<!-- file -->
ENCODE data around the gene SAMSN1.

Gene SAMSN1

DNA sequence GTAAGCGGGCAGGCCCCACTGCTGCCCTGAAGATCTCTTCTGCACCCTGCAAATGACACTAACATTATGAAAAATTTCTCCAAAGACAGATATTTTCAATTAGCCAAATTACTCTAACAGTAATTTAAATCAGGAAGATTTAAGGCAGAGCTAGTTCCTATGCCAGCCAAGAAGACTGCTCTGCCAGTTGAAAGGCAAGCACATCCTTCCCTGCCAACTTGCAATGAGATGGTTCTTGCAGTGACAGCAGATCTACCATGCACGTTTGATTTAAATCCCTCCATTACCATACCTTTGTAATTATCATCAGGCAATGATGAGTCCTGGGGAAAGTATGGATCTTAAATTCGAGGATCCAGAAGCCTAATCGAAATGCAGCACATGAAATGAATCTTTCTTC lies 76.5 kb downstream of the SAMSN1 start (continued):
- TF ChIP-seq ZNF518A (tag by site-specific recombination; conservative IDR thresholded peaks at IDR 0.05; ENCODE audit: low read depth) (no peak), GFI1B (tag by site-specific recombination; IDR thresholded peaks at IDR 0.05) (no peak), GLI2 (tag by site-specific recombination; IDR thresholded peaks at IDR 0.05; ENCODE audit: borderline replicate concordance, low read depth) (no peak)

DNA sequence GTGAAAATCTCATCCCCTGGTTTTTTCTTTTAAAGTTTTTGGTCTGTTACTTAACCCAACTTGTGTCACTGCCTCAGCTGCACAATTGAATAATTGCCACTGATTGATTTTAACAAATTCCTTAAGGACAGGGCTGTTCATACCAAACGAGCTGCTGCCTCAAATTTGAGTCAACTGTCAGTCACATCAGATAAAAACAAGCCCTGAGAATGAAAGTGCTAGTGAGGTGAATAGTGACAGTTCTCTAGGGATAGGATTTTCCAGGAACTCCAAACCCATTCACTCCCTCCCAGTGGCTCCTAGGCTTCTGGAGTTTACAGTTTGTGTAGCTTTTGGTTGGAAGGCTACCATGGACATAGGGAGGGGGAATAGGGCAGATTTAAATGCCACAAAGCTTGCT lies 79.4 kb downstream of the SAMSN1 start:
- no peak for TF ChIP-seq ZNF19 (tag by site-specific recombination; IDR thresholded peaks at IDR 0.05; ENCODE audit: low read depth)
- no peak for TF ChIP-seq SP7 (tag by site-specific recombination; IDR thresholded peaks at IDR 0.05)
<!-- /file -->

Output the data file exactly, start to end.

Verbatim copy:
ENCODE data around the gene SAMSN1.

Gene SAMSN1

DNA sequence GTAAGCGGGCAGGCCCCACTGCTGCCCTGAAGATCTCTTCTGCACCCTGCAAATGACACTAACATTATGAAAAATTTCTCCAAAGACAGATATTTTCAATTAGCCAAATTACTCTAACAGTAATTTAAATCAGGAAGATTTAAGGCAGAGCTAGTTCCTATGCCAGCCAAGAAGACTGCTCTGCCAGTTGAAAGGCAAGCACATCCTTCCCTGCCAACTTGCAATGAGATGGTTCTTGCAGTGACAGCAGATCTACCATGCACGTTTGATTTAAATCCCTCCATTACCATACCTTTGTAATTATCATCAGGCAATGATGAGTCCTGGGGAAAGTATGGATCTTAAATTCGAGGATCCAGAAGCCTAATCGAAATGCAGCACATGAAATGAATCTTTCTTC lies 76.5 kb downstream of the SAMSN1 start (continued):
- TF ChIP-seq ZNF518A (tag by site-specific recombination; conservative IDR thresholded peaks at IDR 0.05; ENCODE audit: low read depth) (no peak), GFI1B (tag by site-specific recombination; IDR thresholded peaks at IDR 0.05) (no peak), GLI2 (tag by site-specific recombination; IDR thresholded peaks at IDR 0.05; ENCODE audit: borderline replicate concordance, low read depth) (no peak)

DNA sequence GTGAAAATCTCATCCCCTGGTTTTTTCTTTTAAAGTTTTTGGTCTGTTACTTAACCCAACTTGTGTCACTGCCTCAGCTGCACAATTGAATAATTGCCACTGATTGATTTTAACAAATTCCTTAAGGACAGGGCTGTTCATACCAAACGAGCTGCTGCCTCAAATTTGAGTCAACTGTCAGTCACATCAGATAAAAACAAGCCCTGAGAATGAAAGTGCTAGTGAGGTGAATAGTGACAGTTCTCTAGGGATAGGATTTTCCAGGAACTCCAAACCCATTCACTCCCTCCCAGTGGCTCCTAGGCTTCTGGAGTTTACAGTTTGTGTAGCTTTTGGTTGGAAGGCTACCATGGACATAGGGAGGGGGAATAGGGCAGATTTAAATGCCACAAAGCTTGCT lies 79.4 kb downstream of the SAMSN1 start:
- no peak for TF ChIP-seq ZNF19 (tag by site-specific recombination; IDR thresholded peaks at IDR 0.05; ENCODE audit: low read depth)
- no peak for TF ChIP-seq SP7 (tag by site-specific recombination; IDR thresholded peaks at IDR 0.05)